Photosynthesis Research

, Volume 57, Issue 2, pp 117–128

Photoinduced electron transfer and cytochrome content in obligate aerobic phototrophic bacteria from genera Erythromicrobium, Sandaracinobacter, Erythromonas, Roseococcus and Erythrobacter


  • Vladimir Yurkov
    • Laboratoire de Bioénergétique CellulaireCEA/Cadarache, DEVM
  • Barbara Schoepp
    • Laboratoire d'Ingénierie des Protéines, Centre de Génétique Moléculaire, CNRS
  • André Verméglio
    • Laboratoire de Bioénergétique CellulaireCEA/Cadarache, DEVM

DOI: 10.1023/A:1006097120530

Cite this article as:
Yurkov, V., Schoepp, B. & Verméglio, A. Photosynthesis Research (1998) 57: 117. doi:10.1023/A:1006097120530


The photosynthetic apparatus and the electron carriers of seven species of five different genera of obligate aerobic phototrophic bacteria have been characterized by biochemical and biophysical techniques. A tetrahemic reaction center (RC) bound cytochrome (cyt) was found in Erythromonas (Em.) ursincola, Sandaracinobacter (S.) sibiricus and Roseococcus (R.) thiosulfatophilus, but not in Erythromicrobium (E.) ezovicum, Erythromicrobium ramosum, Erythromicrobium hydrolyticum and Erythrobacter (Eb.) litoralis. In none of the studied species, photochemical activity was observed under anaerobic conditions. Under aerobic conditions, the photoinduced cyclic electron transfer involves a soluble c-type cyt for the seven species. The cyt content of soluble and membrane fractions is highly dependent upon the species. The Erythromicrobium species (E. ezovicum, E. ramosum and E. hydrolyticum) contains a major soluble cyt while the other species possess several soluble cyts, up to four in the case of Eb. litoralis. These cyts have been characterized in terms of midpoint potential and apparent molecular mass. The presence of cyt bc1 complexes has been clearly detected in Eb. litoralis, E. hydrolyticum, E. ezovicum and E. ramosum. These last three species also contain a high midpoint potential (350 mV) membrane-bound cyt c of unknown function.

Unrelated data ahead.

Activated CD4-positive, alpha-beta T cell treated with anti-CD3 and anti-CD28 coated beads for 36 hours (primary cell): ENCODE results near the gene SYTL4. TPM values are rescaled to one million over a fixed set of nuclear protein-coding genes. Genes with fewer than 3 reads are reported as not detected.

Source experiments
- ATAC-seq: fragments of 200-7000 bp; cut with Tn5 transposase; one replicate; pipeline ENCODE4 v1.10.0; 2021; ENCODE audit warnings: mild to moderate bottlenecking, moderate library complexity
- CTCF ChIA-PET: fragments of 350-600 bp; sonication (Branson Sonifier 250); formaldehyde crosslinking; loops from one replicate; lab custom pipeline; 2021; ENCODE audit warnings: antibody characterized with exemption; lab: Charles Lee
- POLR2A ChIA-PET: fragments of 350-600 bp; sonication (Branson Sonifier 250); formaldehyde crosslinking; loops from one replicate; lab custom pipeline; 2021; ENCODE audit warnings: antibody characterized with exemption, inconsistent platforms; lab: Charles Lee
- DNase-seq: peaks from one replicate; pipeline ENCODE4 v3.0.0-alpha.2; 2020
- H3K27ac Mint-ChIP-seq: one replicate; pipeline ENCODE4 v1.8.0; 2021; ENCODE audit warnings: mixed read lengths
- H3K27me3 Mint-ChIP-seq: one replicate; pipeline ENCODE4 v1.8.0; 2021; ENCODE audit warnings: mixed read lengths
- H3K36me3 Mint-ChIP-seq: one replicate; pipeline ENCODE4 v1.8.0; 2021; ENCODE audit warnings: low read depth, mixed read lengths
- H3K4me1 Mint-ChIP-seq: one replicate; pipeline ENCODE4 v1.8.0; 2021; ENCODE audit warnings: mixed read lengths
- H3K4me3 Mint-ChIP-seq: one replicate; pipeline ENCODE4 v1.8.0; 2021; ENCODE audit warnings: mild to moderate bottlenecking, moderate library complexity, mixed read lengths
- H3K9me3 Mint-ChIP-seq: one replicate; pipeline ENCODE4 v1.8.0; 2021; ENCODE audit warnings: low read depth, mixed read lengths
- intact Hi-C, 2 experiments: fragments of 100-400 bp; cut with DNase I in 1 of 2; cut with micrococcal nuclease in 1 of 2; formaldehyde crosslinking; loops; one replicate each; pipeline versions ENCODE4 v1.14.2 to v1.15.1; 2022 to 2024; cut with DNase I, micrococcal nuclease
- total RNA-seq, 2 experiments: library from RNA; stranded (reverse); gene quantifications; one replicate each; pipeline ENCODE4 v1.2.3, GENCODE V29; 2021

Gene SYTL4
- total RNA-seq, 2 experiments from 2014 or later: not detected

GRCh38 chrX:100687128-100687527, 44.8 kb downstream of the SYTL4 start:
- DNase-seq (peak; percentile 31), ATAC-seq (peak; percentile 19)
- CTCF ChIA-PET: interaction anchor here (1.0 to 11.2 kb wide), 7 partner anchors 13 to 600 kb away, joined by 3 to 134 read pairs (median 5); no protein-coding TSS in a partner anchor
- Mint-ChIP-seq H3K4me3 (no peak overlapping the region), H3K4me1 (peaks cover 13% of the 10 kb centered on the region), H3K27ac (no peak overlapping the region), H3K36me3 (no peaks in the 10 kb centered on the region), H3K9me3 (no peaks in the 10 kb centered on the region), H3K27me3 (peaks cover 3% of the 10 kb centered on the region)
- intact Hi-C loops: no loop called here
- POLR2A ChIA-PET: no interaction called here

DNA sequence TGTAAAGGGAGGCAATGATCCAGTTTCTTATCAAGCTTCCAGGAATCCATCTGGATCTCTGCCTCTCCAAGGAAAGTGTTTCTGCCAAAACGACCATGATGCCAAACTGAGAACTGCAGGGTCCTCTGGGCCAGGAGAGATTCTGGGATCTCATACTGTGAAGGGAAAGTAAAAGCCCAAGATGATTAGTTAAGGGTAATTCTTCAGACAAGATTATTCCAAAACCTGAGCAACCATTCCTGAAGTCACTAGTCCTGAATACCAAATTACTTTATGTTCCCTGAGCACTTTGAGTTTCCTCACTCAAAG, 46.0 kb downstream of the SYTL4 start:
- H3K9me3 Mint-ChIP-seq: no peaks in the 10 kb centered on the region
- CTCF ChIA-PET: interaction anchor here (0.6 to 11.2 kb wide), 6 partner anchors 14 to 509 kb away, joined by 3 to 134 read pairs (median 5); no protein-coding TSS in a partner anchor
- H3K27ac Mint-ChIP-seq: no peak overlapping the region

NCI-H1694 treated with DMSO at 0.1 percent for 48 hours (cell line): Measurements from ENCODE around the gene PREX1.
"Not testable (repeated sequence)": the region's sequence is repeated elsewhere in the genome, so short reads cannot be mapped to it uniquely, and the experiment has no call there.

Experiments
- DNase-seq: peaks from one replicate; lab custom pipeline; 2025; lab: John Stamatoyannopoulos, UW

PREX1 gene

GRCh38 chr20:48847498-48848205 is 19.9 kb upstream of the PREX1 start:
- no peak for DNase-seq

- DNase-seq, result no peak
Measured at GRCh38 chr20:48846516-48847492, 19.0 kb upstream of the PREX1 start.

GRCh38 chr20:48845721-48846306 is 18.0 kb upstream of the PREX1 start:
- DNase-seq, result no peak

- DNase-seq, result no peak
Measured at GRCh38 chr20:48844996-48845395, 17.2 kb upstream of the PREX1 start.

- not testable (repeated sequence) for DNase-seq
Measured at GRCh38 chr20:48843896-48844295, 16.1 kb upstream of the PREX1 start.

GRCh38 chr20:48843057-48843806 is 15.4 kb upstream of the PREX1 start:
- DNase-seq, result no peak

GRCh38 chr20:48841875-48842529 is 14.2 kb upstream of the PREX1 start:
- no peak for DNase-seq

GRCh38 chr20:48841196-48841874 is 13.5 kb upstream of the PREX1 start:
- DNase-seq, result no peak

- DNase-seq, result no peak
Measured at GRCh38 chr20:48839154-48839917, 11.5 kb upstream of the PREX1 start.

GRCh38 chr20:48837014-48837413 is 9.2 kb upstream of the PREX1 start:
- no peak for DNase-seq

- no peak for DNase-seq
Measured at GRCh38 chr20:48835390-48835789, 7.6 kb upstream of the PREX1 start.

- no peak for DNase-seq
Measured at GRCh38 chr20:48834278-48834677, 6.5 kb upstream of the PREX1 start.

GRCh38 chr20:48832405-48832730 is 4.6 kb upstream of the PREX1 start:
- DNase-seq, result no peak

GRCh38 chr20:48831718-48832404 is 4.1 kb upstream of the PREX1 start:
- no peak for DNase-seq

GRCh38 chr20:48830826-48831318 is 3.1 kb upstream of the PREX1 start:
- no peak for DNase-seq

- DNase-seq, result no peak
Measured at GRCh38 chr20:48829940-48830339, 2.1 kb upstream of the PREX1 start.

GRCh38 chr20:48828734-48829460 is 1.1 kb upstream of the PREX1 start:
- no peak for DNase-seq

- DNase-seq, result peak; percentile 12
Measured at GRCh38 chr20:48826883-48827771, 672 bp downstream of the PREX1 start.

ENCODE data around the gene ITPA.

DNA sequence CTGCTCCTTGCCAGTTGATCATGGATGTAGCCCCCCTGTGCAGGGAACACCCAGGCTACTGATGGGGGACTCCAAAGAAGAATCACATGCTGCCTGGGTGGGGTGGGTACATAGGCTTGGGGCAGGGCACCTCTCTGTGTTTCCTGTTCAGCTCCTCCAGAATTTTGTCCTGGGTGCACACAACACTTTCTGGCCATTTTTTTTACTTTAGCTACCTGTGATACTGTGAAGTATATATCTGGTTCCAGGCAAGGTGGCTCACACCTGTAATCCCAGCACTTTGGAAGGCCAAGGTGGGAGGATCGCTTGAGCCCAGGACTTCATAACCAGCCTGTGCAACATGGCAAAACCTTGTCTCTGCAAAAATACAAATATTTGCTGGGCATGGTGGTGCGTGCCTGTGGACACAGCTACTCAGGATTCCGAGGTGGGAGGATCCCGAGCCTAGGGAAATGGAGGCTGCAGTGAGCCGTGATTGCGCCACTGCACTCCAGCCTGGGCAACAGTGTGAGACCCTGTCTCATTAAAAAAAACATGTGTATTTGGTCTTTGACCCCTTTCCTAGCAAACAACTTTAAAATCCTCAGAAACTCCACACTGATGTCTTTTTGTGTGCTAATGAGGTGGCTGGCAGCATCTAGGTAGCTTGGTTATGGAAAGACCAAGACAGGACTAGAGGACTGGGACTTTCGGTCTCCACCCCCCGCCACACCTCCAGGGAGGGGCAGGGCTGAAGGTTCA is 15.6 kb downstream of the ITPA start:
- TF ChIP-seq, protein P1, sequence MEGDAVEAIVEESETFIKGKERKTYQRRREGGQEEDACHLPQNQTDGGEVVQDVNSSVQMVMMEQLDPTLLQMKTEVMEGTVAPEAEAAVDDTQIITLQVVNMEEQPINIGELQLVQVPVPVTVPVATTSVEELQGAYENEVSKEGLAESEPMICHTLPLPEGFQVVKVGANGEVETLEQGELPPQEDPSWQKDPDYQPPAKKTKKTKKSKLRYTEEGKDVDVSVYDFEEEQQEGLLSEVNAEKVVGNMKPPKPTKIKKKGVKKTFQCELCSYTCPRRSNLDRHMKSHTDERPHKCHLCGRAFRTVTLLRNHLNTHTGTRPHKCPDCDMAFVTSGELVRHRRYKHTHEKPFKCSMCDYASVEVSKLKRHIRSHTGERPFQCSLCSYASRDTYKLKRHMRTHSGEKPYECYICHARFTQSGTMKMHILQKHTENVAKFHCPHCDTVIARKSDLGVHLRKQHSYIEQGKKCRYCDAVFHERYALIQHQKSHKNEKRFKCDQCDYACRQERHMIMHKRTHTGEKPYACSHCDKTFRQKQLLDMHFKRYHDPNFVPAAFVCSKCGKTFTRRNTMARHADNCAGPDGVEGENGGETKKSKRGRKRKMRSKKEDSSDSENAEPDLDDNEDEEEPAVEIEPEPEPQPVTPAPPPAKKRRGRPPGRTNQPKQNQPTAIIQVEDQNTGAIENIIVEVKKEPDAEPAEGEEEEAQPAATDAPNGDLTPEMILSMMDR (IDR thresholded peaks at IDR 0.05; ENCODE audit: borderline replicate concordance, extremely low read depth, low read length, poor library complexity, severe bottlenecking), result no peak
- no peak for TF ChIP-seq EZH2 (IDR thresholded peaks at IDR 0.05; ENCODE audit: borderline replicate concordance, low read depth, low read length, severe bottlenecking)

aerobic phototrophic bacteriacytochromeelectron transfer
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© Kluwer Academic Publishers 1998